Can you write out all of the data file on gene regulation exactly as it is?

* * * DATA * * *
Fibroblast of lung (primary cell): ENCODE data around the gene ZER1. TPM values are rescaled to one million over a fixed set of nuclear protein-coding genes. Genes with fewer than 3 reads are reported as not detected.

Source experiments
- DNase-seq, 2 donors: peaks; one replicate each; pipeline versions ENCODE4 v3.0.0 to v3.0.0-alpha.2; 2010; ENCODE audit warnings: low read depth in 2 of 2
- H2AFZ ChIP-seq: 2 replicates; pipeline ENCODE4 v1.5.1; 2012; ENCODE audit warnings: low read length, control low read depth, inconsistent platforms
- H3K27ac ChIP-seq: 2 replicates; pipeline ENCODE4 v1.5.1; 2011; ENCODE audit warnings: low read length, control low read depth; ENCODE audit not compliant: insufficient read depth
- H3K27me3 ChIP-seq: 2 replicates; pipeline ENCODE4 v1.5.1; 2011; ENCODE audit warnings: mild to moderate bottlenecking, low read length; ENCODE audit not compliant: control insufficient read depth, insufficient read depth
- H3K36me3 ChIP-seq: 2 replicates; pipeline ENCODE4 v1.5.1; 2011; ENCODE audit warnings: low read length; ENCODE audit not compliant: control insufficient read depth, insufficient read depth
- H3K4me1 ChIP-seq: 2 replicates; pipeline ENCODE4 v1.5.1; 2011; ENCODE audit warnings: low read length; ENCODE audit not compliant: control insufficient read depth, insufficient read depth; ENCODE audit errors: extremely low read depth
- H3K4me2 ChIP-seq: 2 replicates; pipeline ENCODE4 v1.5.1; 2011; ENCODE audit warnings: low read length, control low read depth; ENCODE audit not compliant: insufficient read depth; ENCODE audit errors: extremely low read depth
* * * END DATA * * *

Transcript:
Fibroblast of lung (primary cell): ENCODE data around the gene ZER1. TPM values are rescaled to one million over a fixed set of nuclear protein-coding genes. Genes with fewer than 3 reads are reported as not detected.

Source experiments
- DNase-seq, 2 donors: peaks; one replicate each; pipeline versions ENCODE4 v3.0.0 to v3.0.0-alpha.2; 2010; ENCODE audit warnings: low read depth in 2 of 2
- H2AFZ ChIP-seq: 2 replicates; pipeline ENCODE4 v1.5.1; 2012; ENCODE audit warnings: low read length, control low read depth, inconsistent platforms
- H3K27ac ChIP-seq: 2 replicates; pipeline ENCODE4 v1.5.1; 2011; ENCODE audit warnings: low read length, control low read depth; ENCODE audit not compliant: insufficient read depth
- H3K27me3 ChIP-seq: 2 replicates; pipeline ENCODE4 v1.5.1; 2011; ENCODE audit warnings: mild to moderate bottlenecking, low read length; ENCODE audit not compliant: control insufficient read depth, insufficient read depth
- H3K36me3 ChIP-seq: 2 replicates; pipeline ENCODE4 v1.5.1; 2011; ENCODE audit warnings: low read length; ENCODE audit not compliant: control insufficient read depth, insufficient read depth
- H3K4me1 ChIP-seq: 2 replicates; pipeline ENCODE4 v1.5.1; 2011; ENCODE audit warnings: low read length; ENCODE audit not compliant: control insufficient read depth, insufficient read depth; ENCODE audit errors: extremely low read depth
- H3K4me2 ChIP-seq: 2 replicates; pipeline ENCODE4 v1.5.1; 2011; ENCODE audit warnings: low read length, control low read depth; ENCODE audit not compliant: insufficient read depth; ENCODE audit errors: extremely low read depth